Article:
“I’m actually a professional cyclist.”
“Are you really? That’s nice,” I said.
“Your bike is an okay bike. It’s a nice cruiser.”*
I stopped what I was doing. “Did you speak to me for the sole purpose of condescending to me about my bike? Really? Because honestly, I have assholes condescending to me about bikes for eight hours a day, and I’m off the clock right now.”
“No. I spoke to you to condescend to you about your phone. You should be riding.”

I was done. “Have a nice day,” I said. I put my phone into my pocket, and rode down the block to finish checking my friend’s address.

He followed me. On foot.

“I was actually condescending to you about your phone! You should be riding.”
“Have a nice day,” I said.
“I can ride faster than you anytime!”**
“Have a nice day.”
“I could ride faster than you on a tricycle!”
“Have a nice day.”
“I could ride you into the ground!”
I got back on my Tiny, Perfect Bike. Turned around (I had, in fact, been on the wrong street). “Have a really excellent day,” I said.

So what I want to know is why this person, to whom I had not spoken, and to whom I should have been absolutely nobody, so desperately needed to belittle me (my bike, my phone, my speed, whatever) that he followed me down the street in order to try to make me feel bad. I mean he succeeded, but only because I feel bad that he should be such a pathetic sort of a human being.

ETA: I feel that I should be entirely clear here. The guys with whom I work at the LBS are emphatically not assholes, nor do they condescend to me, even though I do know far less than they do, and I always need help getting the heavier bikes down from the top row of bike hooks (over my head). They generally answer my questions in a matter-of-fact way, show me how to do the things I don't know how to do, and wait for me to ask before they offer help. Most of our customers do not fall into the category of condescending assholes, either; however, some of them certainly do.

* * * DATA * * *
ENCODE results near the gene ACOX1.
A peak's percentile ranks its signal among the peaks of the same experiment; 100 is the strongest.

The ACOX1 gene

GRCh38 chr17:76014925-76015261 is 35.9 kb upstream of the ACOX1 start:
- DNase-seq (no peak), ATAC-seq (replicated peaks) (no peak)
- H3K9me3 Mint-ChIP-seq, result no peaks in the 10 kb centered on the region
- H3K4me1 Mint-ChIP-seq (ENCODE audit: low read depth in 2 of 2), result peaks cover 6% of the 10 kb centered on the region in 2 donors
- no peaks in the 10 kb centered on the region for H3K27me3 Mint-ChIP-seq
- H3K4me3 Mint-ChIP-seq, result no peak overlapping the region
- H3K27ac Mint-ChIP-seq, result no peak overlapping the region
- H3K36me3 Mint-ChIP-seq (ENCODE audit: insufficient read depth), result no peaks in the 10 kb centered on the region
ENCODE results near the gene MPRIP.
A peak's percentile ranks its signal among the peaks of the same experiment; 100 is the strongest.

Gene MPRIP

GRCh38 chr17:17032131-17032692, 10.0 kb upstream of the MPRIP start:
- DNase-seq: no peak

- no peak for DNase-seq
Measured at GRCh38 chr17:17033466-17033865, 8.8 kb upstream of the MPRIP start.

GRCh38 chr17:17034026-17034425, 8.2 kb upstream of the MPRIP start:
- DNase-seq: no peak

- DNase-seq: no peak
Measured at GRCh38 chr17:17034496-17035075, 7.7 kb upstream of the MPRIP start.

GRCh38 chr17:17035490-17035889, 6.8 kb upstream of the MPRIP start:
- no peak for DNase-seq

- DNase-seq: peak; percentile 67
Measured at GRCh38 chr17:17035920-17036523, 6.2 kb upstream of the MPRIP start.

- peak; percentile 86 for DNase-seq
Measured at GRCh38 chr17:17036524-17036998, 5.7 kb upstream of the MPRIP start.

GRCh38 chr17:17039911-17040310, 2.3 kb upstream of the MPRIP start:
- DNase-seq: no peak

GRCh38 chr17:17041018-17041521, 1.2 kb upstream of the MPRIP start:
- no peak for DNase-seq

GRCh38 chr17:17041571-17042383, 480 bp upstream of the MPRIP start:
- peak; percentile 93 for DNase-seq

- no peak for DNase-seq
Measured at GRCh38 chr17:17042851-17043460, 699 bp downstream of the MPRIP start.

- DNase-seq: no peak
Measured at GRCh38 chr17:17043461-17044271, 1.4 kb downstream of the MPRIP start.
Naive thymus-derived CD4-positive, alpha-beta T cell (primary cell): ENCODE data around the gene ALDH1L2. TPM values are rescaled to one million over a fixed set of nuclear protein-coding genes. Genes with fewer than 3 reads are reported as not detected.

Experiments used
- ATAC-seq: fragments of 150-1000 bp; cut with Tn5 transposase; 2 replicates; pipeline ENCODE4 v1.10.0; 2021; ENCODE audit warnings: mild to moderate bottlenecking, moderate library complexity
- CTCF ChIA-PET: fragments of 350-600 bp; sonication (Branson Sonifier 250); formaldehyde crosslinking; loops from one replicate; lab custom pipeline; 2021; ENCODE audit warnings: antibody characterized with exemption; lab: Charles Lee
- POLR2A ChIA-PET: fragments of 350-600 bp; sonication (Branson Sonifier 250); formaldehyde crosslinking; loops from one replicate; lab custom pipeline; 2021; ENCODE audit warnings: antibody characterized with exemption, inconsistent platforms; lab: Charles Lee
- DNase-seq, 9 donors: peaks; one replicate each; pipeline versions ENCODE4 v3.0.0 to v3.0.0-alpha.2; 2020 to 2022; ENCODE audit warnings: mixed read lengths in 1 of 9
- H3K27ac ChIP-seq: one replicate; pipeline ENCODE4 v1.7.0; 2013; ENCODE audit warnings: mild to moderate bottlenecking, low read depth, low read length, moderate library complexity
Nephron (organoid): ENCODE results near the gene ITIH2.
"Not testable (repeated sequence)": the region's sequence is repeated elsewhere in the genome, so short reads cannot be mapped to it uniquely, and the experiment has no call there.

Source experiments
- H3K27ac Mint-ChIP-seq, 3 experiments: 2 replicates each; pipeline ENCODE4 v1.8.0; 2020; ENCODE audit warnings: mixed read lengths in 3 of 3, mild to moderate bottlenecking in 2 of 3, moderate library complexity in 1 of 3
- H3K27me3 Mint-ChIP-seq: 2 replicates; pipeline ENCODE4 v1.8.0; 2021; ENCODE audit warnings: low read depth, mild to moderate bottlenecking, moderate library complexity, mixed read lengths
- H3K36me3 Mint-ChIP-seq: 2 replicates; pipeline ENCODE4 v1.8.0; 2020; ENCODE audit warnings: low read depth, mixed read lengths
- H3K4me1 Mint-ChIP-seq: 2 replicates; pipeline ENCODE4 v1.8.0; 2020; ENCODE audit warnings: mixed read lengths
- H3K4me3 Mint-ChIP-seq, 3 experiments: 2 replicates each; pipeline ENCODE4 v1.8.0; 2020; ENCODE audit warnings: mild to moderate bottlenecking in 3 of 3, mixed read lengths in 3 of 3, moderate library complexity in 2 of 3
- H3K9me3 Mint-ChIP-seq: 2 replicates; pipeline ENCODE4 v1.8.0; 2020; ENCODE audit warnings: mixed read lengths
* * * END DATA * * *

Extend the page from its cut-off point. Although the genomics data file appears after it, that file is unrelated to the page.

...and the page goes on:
* The TPB is a custom-built steel frame touring bike with pretty great components. It's not the fastest bike in the world, it's not a racing bike, but it's a really great bike. Cruisers are upright, slow bikes with fat tires, ridden mostly by people who value looking cute and retro over speed, steering, or practicality. So this fellow clearly knew enough about bikes to spot that this bike was likely something special to me, and, for whatever reason, felt it necessary to try to belittle me through my bike, his claims to the contrary notwithstanding.

** Another barb that missed its mark. I have never claimed to be a speedy cyclist. I don't ride a racing bike. I have great endurance and I really enjoy cycling. I have absolutely no ego invested in my speed, because I regularly cycle with 24-year-old athletes who can leave me in the dust without breaking a sweat. If I were going to get my knickers into a twist at the thought of people being faster, I'd have permanently knotted underthings, and be very uncomfortable.

zingerella: Capital letter "Z" decorated with twining blue and purple vegetation (Default)
( Aug. 1st, 2012 12:43 pm)
 I have a little thing I try to do. I try very hard to make sure that if I buy a book by an author with given name like Neil, Jim, Terry, Robert, Fred, Vikram, or James, I try to buy at the same time, a book in the same genre by an author with a given name like Afua, Nalo, Elizabeth, Sarah, Lois, Patricia, Ursula, or Jo.